After a forty year history, this is what we think Cardiff Morris is all about. (We're not entirely sure, but we think this might be it!)
Nantgarw is a small village in the Taff Vale at the junction of the Pontypridd and Caerphilly roads. It has one pub and used to have a large pit and coking plant complex. There were once potteries in the area, of which the only obvious evidence is the Nantgarw China Works Museum (currently undergoing an extensive restoration programme) and a modern pub called 'The Pottery' on the Treforest Trading Estate to the North.
This 8-person tradition (which explains our obsession with 8-people dancing) is often compared with Lichfield, but to be brutally frank, the two traditions have nothing in common except the number of dancers. The arguments might have raged over the years, if anyone outside Cardiff had been the least bit bothered, but as it is, we've more-or-less decided that the Lichfield dances were imported from Nantgarw, so there :-).
Without dwelling too long on the detailed history, suffice it to say that by about 1974, the original Nantgarw dance, Y Gaseg Eira, was being danced out, having been worked out from the Manuscripts, including Margaretta Thomas' rememberances. Ten years later the repertoire had been extended to three dances with the introduction of Hunting the Hare and Ty Coch Caerdydd.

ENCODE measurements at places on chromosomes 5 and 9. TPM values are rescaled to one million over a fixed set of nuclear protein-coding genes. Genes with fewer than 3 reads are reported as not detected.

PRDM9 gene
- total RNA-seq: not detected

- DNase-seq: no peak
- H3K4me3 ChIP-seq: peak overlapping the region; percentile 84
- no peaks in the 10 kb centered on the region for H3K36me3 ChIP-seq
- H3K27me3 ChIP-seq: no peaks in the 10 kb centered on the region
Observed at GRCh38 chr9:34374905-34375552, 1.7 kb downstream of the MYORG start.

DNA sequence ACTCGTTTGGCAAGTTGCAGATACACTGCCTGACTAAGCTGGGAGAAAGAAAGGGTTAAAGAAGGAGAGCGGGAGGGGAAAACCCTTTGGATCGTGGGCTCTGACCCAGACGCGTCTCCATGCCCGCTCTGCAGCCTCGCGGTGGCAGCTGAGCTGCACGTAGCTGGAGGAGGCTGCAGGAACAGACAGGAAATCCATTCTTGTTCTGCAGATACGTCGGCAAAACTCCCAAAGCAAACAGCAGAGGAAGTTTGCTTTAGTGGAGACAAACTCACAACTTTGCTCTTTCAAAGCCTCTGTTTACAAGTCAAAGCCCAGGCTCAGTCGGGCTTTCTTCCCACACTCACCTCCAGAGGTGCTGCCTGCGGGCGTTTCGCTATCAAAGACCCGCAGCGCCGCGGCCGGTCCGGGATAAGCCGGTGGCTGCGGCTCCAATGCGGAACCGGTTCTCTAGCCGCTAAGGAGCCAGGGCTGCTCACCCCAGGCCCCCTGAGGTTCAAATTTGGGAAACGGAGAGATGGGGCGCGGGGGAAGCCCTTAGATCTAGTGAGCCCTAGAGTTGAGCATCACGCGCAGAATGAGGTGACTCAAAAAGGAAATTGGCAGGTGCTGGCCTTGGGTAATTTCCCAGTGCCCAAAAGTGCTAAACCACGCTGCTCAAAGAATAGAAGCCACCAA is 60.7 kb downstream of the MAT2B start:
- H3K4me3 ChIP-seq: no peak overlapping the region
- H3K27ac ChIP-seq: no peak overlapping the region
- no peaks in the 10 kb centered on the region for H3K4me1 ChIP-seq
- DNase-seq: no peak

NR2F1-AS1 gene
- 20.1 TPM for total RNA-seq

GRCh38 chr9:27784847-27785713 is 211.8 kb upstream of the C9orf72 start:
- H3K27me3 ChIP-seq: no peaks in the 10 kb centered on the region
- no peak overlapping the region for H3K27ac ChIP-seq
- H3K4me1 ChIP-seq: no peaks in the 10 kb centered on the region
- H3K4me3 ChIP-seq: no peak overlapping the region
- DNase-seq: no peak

During the practice season 1991-2, we 'discovered' a fourth dance, which started life as as The Camel (Y Gamel), due to the committee principle, but which later was renamed after the tune to which it is danced, Y Derwydd (The Druid).
No two dances are quite alike, although it's fair to say that Caseg Eira differs to a considerable extent from the other three.
Although Cardiff Morris are the only morris side to do these dances adequately, it should be noted that some members from the early seventies who went on to form the Isca Morris Men in Newport, Gwent, in 1976 took Caseg Eira with them, performing a debased version to this day. It is considered great sport to invite these people to dance with Cardiff, to see whether they have any race memories of how it should be done.
These can be summarised as Foot Up, Corners Change, Top Hey, Bottom Hey and Circular Hey, with usually a distinctive verse figure unique to each dance.
Double step throughout, except when 'chipping' (q.v.). The basic pattern is two double steps followed by four capers. There had been a tendency to truncate the second double step and leap straight into the capers, leading to a loss of balance and poise which is, of course, totally contrary to the Cardiff Morris ethos. This unfortunate habit has now been eradicated.
The hand movements are straight up-and-down, with Adderbury-style circular movements at waist level for the capers.
In the 'chipping' sequences in Caseg Eira and Hunting the Hare the arms are raised in turn and in time with the single stepping which accompanies it.
Return to The Traditions page.
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